So with that said, I do wish I actually liked the film. There are two reasons I don't, one of which is entirely subjective: I don't think it's funny. Of course, "the film about a botched abortion and child rape isn't funny" is not, on paper, surprising, except that Palindromes is very definitely a comedy, in very much the same vein as every other Solondz film I've seen. He was on the cutting edge of cringe humor in the 1990s, and while it's definitely true that cringe humor had become much more normalised in 2004 than it was in 1995, Palindromes is still some next-level stuff, primarily in the ghastly sexual relationships Aviva experiences with Judah and Joe, and even more so in everything involving the Sunshine Family, a very well-meaning group where everybody excepts everyone else as perfect and good despite their physical limitations, while singing incredibly godawful Christian Rock numbers as part of a hapless all-kid group, and while merrily spewing the most visceral, acidic hate for anybody who's not part of their very narrowly-defined branch of Christianity.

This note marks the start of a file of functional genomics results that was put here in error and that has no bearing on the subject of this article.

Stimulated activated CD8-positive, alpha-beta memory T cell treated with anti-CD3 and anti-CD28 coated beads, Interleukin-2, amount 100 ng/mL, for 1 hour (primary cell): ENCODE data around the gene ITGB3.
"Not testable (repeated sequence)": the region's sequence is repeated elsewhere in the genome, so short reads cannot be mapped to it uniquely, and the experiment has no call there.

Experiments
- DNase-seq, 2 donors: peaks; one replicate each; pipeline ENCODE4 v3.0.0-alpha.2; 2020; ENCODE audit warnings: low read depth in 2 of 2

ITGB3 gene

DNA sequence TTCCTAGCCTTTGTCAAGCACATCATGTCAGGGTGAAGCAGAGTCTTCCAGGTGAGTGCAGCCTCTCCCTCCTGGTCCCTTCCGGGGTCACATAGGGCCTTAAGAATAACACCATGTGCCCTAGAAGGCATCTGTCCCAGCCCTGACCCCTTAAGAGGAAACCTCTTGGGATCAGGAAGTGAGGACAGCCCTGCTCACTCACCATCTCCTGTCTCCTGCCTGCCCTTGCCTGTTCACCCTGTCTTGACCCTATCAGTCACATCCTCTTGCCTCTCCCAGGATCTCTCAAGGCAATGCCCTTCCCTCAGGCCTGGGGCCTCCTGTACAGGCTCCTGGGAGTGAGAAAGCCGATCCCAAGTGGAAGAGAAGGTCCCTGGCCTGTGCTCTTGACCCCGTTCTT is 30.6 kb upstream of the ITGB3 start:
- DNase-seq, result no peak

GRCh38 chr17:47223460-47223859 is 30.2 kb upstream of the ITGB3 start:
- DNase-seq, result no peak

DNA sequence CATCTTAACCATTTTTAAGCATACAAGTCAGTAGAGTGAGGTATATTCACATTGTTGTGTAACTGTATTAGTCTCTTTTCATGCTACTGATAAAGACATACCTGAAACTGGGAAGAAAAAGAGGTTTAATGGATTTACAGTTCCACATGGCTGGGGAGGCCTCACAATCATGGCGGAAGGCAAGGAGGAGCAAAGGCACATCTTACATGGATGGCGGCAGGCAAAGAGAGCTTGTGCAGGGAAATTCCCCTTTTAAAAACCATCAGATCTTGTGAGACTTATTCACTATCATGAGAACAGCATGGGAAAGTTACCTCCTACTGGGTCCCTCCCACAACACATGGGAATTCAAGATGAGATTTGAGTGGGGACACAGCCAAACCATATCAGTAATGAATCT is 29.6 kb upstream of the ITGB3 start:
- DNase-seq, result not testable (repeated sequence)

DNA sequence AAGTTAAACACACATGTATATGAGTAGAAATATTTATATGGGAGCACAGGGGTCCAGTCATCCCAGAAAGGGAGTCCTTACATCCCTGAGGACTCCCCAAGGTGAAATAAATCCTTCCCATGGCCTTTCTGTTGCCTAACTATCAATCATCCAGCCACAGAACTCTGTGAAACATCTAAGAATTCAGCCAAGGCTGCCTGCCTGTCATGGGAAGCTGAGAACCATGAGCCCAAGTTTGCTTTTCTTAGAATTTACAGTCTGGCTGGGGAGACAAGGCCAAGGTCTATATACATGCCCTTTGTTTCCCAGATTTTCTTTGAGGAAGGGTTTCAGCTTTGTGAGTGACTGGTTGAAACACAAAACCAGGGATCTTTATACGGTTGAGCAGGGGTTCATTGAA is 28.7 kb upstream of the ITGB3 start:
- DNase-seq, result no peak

Once upon a time, I found cringe humor at least bold, if not always pleasurable or funny; age has turned me into a mirthless scold, I guess. But it seems sort of... easy? I will confess that the same indie movement of the '90s I just spent so many words sketching out mostly hasn't aged very well for me, except in a sort of nostalgic, "wow, they don't do that any more" register, largely because so many of those filmmakers were so self-consciously "Edgy", which increasingly feels to me more like a pose than a sustainable aesthetic strategy. And nobody was edgier than Solondz, who in Palindromes seems to be at exactly the point where he transitions from "I'm doing this because I need to plumb the depths of humanity for my art" to "I'm doing this because it's my brand". Anyway, as I said, it's all subjective, but I do find this film to be something of a huge bummer to watch; not that it shouldn't be I guess, but even Happiness isn't a "bummer".